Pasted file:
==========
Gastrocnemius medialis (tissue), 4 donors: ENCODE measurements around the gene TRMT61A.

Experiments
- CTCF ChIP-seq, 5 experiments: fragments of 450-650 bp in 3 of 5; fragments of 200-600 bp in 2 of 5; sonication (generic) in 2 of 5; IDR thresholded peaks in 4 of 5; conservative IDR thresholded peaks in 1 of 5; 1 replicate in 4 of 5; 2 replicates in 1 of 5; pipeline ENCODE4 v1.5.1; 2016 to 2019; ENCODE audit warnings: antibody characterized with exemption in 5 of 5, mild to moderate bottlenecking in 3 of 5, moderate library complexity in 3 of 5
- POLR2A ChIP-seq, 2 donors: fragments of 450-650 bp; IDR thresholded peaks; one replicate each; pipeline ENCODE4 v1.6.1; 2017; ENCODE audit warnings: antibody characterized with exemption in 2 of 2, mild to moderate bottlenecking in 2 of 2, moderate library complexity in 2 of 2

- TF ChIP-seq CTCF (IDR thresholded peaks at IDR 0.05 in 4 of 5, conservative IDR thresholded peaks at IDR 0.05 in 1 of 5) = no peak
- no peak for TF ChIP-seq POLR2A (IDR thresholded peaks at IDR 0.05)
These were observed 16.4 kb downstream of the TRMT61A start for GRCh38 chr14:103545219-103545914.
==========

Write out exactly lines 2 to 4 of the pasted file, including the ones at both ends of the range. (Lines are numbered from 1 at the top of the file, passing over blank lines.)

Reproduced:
Experiments
- CTCF ChIP-seq, 5 experiments: fragments of 450-650 bp in 3 of 5; fragments of 200-600 bp in 2 of 5; sonication (generic) in 2 of 5; IDR thresholded peaks in 4 of 5; conservative IDR thresholded peaks in 1 of 5; 1 replicate in 4 of 5; 2 replicates in 1 of 5; pipeline ENCODE4 v1.5.1; 2016 to 2019; ENCODE audit warnings: antibody characterized with exemption in 5 of 5, mild to moderate bottlenecking in 3 of 5, moderate library complexity in 3 of 5
- POLR2A ChIP-seq, 2 donors: fragments of 450-650 bp; IDR thresholded peaks; one replicate each; pipeline ENCODE4 v1.6.1; 2017; ENCODE audit warnings: antibody characterized with exemption in 2 of 2, mild to moderate bottlenecking in 2 of 2, moderate library complexity in 2 of 2